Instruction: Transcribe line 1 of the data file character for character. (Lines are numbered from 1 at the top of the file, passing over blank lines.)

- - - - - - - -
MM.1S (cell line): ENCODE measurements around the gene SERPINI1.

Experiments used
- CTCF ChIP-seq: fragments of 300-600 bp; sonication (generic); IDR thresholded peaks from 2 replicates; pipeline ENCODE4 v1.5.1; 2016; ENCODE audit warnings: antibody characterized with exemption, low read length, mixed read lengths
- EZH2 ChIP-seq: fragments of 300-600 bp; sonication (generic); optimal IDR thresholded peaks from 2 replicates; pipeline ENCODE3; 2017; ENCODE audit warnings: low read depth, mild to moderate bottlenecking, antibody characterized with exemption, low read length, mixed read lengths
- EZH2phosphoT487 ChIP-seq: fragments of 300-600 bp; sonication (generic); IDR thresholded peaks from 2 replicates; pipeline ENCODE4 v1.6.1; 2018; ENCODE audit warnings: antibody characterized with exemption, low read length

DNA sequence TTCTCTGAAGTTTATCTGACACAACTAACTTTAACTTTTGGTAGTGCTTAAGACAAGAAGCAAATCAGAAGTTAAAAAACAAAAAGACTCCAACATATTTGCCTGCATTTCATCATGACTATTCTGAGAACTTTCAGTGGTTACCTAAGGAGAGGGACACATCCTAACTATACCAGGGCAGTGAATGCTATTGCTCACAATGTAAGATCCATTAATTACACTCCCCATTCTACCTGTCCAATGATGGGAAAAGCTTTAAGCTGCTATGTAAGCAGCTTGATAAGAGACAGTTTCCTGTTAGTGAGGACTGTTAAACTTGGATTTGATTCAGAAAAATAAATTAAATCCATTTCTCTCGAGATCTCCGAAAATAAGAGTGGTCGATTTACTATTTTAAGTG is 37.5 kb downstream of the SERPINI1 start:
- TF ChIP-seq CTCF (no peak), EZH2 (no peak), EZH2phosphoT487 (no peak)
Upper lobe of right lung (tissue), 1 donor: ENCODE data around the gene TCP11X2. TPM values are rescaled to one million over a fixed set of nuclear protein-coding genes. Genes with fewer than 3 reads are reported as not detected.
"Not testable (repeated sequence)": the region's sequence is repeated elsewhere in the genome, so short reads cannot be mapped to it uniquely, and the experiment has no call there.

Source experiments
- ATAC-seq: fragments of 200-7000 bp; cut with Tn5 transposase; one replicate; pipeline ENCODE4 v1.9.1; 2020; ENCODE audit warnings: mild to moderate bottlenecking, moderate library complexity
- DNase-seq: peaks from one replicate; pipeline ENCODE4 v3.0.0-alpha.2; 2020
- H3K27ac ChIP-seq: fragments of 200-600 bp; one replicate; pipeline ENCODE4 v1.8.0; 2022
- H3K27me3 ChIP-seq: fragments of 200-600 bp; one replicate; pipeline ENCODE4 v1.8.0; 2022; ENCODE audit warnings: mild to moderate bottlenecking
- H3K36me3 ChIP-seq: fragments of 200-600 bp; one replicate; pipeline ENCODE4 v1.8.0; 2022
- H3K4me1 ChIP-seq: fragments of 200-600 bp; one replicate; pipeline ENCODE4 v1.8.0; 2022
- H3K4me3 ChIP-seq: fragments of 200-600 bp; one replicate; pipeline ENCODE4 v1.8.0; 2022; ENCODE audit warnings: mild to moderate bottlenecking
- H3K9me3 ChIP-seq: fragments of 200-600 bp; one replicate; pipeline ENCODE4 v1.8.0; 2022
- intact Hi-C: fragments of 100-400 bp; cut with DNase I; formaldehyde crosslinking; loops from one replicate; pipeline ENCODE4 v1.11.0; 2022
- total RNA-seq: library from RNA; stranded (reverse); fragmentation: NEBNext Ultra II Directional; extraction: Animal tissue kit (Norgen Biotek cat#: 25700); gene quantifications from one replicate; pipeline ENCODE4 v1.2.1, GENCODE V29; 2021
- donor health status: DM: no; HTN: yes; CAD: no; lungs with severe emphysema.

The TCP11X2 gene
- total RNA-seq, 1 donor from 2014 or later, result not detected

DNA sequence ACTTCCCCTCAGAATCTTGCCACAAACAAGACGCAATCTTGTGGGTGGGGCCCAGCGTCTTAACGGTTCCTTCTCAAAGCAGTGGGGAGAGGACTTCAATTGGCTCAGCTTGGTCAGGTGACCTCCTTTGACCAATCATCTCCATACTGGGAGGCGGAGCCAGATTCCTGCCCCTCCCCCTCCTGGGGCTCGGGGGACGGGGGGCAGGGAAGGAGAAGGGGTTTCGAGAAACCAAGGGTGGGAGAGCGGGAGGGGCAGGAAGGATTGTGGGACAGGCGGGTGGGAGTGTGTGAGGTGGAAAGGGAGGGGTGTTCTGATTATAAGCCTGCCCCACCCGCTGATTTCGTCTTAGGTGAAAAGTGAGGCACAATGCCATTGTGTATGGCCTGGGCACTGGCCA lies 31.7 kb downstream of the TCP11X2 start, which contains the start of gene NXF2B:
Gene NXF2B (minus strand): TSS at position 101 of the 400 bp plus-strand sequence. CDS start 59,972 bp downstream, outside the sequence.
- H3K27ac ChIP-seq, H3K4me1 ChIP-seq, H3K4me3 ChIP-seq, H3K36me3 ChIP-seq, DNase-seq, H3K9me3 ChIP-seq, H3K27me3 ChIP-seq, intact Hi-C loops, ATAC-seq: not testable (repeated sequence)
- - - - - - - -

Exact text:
MM.1S (cell line): ENCODE measurements around the gene SERPINI1.